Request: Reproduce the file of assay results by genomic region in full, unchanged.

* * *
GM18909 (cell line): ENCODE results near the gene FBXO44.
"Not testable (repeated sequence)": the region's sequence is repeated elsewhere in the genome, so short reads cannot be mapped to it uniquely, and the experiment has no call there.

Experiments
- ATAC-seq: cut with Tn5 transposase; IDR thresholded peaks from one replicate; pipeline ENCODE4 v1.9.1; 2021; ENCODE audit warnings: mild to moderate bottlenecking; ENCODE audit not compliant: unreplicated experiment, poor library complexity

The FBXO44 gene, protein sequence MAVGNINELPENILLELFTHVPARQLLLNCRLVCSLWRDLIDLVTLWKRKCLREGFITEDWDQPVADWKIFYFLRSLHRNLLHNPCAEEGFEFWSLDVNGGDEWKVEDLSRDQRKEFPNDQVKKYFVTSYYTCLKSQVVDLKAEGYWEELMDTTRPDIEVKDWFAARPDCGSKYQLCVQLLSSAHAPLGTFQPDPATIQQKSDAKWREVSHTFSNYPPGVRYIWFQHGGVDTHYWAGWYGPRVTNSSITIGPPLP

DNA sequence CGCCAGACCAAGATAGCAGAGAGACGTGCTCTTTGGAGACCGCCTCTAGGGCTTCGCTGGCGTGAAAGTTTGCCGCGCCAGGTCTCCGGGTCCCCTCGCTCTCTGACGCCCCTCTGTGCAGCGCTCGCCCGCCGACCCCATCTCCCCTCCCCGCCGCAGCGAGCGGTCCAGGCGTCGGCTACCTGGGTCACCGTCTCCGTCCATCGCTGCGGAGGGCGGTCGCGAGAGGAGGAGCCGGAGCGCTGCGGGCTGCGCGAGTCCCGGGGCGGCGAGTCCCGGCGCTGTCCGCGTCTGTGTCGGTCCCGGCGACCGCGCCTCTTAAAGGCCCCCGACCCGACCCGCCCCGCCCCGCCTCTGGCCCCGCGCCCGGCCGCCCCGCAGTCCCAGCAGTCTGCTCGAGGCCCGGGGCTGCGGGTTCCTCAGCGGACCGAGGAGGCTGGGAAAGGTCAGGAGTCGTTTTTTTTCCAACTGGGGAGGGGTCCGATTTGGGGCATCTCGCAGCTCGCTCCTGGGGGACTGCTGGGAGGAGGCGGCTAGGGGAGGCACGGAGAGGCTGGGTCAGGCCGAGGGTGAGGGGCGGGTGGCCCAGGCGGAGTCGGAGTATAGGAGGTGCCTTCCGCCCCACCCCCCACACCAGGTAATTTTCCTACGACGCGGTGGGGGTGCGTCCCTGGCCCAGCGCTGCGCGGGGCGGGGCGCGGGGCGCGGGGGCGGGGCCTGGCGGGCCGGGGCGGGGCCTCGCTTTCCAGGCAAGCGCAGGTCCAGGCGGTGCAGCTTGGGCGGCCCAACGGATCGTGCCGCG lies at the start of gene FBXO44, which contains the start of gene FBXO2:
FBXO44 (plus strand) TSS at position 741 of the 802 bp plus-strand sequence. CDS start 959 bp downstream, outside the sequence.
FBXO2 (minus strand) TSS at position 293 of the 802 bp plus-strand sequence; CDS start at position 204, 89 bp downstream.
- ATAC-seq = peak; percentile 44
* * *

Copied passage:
GM18909 (cell line): ENCODE results near the gene FBXO44.
"Not testable (repeated sequence)": the region's sequence is repeated elsewhere in the genome, so short reads cannot be mapped to it uniquely, and the experiment has no call there.

Experiments
- ATAC-seq: cut with Tn5 transposase; IDR thresholded peaks from one replicate; pipeline ENCODE4 v1.9.1; 2021; ENCODE audit warnings: mild to moderate bottlenecking; ENCODE audit not compliant: unreplicated experiment, poor library complexity

The FBXO44 gene, protein sequence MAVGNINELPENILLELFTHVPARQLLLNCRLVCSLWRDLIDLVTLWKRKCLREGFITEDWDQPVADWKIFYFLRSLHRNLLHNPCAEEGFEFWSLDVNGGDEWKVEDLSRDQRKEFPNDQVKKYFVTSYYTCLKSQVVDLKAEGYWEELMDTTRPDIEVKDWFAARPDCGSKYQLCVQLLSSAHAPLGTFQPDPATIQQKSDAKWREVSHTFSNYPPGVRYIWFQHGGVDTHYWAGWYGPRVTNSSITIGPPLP

DNA sequence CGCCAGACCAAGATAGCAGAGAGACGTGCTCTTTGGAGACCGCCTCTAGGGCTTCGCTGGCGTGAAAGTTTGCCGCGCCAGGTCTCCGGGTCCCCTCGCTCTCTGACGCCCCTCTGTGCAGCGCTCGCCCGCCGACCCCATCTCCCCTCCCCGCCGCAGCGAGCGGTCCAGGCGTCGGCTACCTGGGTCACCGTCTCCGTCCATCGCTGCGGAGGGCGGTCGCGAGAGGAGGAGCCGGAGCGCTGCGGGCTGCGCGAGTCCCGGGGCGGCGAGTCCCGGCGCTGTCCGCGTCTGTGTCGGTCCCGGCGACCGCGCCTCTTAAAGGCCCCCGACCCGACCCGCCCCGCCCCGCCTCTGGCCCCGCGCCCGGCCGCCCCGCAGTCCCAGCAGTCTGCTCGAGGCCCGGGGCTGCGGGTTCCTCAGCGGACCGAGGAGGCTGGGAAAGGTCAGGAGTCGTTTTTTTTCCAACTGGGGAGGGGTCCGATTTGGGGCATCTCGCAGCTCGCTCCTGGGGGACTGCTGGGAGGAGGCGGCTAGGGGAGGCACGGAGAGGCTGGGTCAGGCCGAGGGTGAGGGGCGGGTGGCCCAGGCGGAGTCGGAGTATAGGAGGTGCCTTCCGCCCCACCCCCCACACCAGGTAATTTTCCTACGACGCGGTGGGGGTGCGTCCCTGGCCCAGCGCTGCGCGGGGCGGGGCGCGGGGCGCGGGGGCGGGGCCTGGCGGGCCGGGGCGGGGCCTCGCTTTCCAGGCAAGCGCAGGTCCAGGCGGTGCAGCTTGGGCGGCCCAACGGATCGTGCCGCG lies at the start of gene FBXO44, which contains the start of gene FBXO2:
FBXO44 (plus strand) TSS at position 741 of the 802 bp plus-strand sequence. CDS start 959 bp downstream, outside the sequence.
FBXO2 (minus strand) TSS at position 293 of the 802 bp plus-strand sequence; CDS start at position 204, 89 bp downstream.
- ATAC-seq = peak; percentile 44